Our planet is in trouble. There is evidence piling up all around us, yet we still seek refuge in the convenience of not really knowing. And we all do this to some extent — seek the comfort of the bubble. But the ability to stay in our bubbles is shrinking. Drought conditions in the west are sucking away our water, while rising sea levels threaten coastal communities. Wildlife continue to lose their habitats, food sources, and the ability to survive. And we are pushing carbon dioxide into the atmosphere at record levels. In many ways, it feels like our earth is on the precipice of collapse. The word collapse is enough to send us all back to the bubble, to hide out in the world of not really knowing. But our time here is short. And there is too much at stake. Right now, we need solutions — solutions for our earth and all the animals and the air and the water. And for us.
“Wilderness is the only thing worth saving.” I heard these words during an online discussion about Doug Peacock’s new book “Was it Worth It?” Since then, I have thought deeply about that statement, asking myself lots of questions, like, how do we measure the worth of a life or a place? What difference does 1.9 million acres of remote wild country make? And if we could save one thing on this earth, what would it be? These are big questions that require big answers. But given the fact that we, as a species, are in big trouble, I think that pondering these questions and seeking answers is something worth doing. And I hope that you agree. 
Grand Staircase-Escalante is a solution. It is not the only one. Or a silver bullet to solve our climate change woes. But it is worth saving. It is worth saving for the connectivity of the landscape, its rugged wilderness, and its biodiversity. It is also worth saving for our own survival. I believe that we need to be able to experience the wild to preserve our humanity and our sanity. Our lives are being sucked into (and through) hand-held devices and screens. Meanwhile, at Grand Staircase, the spring is bubbling, and the raven’s call is echoing through the canyon. Small hooves and paws and nails are making fresh prints in soft sand. There is the scent of sage mixed with the earthy smell of soil thirstily receiving melting snow. And billions of stars blanket the night sky.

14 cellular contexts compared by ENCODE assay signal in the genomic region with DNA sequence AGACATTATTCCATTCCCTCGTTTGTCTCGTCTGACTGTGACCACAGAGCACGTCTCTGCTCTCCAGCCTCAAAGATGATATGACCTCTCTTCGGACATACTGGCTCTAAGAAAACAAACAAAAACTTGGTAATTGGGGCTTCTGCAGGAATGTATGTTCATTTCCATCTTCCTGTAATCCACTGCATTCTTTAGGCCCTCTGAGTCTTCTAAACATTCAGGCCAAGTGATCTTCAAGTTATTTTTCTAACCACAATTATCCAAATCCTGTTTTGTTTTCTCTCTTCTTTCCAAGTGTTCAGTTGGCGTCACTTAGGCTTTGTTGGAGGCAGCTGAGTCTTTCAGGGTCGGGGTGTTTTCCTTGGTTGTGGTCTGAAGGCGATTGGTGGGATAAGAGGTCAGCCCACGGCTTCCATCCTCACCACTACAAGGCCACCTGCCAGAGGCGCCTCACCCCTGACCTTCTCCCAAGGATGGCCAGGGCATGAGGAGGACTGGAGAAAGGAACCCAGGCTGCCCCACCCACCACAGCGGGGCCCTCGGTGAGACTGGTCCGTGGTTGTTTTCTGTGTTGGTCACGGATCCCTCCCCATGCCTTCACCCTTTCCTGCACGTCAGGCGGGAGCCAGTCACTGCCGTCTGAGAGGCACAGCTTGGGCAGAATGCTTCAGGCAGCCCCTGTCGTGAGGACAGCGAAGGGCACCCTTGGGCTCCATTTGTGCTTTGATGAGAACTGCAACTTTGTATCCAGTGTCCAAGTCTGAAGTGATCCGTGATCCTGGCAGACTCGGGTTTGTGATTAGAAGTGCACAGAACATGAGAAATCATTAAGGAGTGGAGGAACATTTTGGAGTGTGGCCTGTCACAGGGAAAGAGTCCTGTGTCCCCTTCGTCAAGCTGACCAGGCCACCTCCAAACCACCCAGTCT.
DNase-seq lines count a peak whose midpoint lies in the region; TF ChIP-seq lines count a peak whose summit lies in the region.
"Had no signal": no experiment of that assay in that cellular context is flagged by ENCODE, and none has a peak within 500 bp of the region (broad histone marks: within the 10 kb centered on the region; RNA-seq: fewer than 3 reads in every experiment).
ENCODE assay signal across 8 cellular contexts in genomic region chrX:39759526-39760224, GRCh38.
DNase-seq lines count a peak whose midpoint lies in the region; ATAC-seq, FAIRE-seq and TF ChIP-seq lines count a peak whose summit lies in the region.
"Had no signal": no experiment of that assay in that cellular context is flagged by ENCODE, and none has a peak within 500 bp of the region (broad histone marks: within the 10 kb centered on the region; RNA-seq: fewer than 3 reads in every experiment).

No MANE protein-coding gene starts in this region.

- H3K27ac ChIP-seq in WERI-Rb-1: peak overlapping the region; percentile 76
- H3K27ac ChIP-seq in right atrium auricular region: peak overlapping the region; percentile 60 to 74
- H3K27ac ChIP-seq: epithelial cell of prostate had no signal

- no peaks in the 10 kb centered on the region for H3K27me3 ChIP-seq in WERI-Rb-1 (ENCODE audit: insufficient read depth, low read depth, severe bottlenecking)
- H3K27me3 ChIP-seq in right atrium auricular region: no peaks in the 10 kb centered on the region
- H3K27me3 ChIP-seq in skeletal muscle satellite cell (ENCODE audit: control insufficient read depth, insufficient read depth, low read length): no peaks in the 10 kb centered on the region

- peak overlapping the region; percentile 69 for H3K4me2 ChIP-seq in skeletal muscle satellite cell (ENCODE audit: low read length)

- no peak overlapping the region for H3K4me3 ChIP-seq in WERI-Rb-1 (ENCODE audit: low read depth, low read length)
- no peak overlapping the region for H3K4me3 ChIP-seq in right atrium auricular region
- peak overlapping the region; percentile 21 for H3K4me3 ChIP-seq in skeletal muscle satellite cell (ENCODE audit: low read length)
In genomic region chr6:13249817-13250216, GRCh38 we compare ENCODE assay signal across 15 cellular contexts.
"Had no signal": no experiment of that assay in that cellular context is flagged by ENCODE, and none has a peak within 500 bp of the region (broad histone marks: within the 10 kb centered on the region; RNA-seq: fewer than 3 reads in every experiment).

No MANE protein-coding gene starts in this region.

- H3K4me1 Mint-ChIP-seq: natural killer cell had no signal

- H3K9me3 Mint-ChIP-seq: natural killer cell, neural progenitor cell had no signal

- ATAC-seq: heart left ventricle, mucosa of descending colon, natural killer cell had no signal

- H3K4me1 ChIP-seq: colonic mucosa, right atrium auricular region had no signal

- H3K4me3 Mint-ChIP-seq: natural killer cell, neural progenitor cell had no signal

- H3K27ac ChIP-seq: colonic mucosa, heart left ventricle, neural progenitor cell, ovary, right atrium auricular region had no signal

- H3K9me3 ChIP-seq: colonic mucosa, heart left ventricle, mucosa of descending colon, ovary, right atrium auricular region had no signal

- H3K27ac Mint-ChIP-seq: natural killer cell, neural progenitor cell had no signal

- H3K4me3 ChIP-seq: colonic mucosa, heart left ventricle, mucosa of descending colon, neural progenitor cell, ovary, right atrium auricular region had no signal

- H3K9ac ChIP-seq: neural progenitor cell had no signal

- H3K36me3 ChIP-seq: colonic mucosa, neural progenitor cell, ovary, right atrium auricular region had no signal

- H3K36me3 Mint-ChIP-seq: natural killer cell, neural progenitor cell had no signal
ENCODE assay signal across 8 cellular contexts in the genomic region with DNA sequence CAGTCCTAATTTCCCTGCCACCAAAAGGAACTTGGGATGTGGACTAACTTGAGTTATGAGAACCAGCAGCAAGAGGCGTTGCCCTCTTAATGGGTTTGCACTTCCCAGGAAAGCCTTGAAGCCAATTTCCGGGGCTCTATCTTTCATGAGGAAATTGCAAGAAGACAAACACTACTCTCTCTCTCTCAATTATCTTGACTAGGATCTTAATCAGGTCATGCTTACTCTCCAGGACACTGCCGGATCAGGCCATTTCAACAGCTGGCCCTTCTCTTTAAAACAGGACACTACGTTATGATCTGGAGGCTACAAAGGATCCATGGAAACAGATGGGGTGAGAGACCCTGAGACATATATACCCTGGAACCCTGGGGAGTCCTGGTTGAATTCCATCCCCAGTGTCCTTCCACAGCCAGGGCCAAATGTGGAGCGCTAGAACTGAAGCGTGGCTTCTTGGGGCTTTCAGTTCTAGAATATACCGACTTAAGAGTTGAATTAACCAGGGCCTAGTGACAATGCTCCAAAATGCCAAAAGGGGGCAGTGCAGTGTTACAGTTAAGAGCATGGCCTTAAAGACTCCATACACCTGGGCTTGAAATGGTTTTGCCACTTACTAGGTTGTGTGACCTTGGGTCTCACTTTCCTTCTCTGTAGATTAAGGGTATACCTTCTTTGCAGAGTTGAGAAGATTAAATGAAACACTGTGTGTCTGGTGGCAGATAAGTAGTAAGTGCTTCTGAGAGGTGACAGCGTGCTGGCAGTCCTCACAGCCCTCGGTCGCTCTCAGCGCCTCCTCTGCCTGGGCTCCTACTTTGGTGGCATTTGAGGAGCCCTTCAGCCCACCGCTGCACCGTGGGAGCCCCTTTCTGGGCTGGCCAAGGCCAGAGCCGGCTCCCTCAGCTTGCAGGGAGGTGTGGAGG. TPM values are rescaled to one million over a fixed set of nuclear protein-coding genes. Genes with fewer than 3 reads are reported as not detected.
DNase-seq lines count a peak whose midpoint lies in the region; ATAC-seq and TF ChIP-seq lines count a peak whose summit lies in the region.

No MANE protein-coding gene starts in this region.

At Grand Staircase, nature remains the antidote to the lives we lead, offering solace and an opportunity to reconnect with ourselves and other creatures, the water, and the land.
We have so much to learn from the wild — from this rugged and remote landscape. From an intact record of the earth dating back millions of years. And from the Indigenous Peoples who have lived here from time immemorial. Sacred sites and dwellings and rock etchings that document family history are not ours to dismiss, deface, or degrade.
Saving these places is a small but essential step towards addressing a history of genocide and disrespect towards Indigenous Peoples. It is all connected. Saving the land and the water and the animals. Saving the history of the earth. Saving the places and plants that are sacred to Indigenous Peoples. It is all part of the solution. 
Grand Staircase is calling to us. But we can’t answer that call from inside our personal bubbles. The Monument requires us to come together, to deepen our awareness and understanding of the land, not just from our own limited perspectives but also from the perspective of Indigenous Peoples, the original stewards of this land, to seek creative partnerships and design true solutions. 
With this, I invite you to join us online March 3rd and 4th for a symposium on the Ways of Understanding and Protecting Land and Water Resources in the Grand Staircase-Escalante Region.
The goal of this symposium, co-sponsored by Southern Utah University and the Escalante River Watershed Partnership, is to bring together land managers, Tribes, researchers, conservation groups, and the interested public to gain knowledge and discuss multiple perspectives on land and water, ecosystem management issues, and ways people engage with the landscape. You can learn more about this event here. There is no registration required, and we will make the recordings of the presentation available after the event on our website. Also, if you are unable to attend all sessions, you can click on the webinar link at any time to view specific presenters. 
My hope is that as our knowledge of the value of Grand Staircase deepens and expands, we will find the courage to live in the land of the knowing and that we will work together to do whatever it takes to save this wild place — understanding deep in our hearts, that it is worth it. 
With gratitude,
Sarah Bauman
Executive Director